Criminal Breach of Trust Under Indian Penal Code,1860
The offence of criminal breach of trust, as defined under section 405 of IPC, is similar to the offence of embezzlement under English law. A reading of the section suggests that the gist of the offence of criminal breach of trust is 'dishonest misappropriation' or 'conversion to own use' another's property, which is nothing but the offence of criminal misappropriation defined u/s 403. The only difference between the two is that in respect of criminal breach of trust, the accused is entrusted with property or with dominion or control over the property.
A criminal breach of trust is a non-bailable and cognizable offence, which is triable by the Magistrate of the first class. Also, this offence is compoundable by the owner of the property in respect of which breach of trust has been committed, with the permission of the court.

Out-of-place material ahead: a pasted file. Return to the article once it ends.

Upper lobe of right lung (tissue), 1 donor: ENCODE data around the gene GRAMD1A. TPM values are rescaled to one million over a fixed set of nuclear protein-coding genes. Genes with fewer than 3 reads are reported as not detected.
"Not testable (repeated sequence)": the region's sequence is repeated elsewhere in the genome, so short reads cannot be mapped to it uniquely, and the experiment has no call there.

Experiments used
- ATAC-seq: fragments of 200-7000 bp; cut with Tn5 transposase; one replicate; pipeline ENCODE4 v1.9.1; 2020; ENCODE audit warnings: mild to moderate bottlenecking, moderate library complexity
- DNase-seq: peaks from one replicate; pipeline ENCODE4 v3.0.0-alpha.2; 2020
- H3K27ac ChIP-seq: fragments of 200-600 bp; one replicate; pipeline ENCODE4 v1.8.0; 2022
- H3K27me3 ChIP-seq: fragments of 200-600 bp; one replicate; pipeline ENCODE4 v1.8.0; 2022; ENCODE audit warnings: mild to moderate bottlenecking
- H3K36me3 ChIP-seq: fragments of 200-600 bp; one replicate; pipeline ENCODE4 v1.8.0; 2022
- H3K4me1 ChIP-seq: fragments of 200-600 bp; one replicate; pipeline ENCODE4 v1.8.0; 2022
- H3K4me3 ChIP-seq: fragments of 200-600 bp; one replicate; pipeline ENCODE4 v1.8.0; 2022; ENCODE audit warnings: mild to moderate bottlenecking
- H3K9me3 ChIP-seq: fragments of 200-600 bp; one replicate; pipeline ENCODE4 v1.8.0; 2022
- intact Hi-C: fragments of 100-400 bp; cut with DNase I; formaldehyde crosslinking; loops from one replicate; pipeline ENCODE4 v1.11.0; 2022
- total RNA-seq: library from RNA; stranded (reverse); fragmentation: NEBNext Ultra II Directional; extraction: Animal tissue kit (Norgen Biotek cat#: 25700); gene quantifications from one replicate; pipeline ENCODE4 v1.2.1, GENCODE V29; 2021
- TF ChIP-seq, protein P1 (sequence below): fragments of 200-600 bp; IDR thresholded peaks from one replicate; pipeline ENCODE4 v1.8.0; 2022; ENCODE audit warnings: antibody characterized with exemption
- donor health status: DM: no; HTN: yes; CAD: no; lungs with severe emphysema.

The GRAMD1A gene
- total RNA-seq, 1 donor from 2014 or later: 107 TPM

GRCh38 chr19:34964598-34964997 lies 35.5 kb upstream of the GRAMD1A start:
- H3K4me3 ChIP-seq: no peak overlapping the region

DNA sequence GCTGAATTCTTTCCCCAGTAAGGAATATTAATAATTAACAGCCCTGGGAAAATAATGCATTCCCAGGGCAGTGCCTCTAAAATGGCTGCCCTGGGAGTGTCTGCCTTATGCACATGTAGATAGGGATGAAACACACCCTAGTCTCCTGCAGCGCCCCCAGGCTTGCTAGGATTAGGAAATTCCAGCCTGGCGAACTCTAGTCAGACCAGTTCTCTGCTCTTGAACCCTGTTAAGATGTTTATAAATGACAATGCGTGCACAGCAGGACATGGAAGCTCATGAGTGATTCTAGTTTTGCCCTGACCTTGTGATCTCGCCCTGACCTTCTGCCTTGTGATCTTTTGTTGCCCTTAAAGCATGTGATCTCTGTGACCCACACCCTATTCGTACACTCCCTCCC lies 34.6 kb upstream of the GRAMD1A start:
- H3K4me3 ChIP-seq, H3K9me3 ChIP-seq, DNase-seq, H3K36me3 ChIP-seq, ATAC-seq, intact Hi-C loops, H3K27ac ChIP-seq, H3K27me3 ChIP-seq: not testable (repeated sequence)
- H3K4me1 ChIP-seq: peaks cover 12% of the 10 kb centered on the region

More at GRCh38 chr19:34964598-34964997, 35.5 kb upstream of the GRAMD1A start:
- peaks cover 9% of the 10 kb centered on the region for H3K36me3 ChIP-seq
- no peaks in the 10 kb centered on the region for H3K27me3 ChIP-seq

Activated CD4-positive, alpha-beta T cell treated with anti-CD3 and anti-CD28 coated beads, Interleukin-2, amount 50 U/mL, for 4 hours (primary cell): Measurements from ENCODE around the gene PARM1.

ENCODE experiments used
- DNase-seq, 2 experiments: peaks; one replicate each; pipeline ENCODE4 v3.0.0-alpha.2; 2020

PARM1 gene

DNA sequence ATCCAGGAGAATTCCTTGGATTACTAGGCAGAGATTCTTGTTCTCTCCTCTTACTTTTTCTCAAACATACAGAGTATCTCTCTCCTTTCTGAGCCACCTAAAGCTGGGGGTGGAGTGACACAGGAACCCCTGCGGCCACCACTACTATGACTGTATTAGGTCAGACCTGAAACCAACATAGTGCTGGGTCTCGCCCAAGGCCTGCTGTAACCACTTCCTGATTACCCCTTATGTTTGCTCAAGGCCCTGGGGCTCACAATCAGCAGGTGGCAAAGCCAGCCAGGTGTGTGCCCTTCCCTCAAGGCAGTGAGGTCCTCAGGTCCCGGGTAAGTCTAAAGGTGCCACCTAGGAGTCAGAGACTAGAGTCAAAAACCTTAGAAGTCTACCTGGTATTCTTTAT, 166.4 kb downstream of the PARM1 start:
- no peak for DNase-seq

The essential ingredients of the offence of criminal breach of trust are;
(1) The accused must be entrusted with the property or with dominion over it,
(2) The person so entrusted must use that property, or;
(3) The accused must dishonestly use or dispose of that property or wilfully suffer any other person to do so in violation,
(a) of any direction of law prescribing the mode in which such trust is to be discharged, or;
(b) of any legal contract made touching the discharge of such trust.
Punishment for criminal breach of trust. —Whoever commits criminal breach of trust shall be punished with imprisonment of either description for a term which may extend to three years, or with fine, or with both.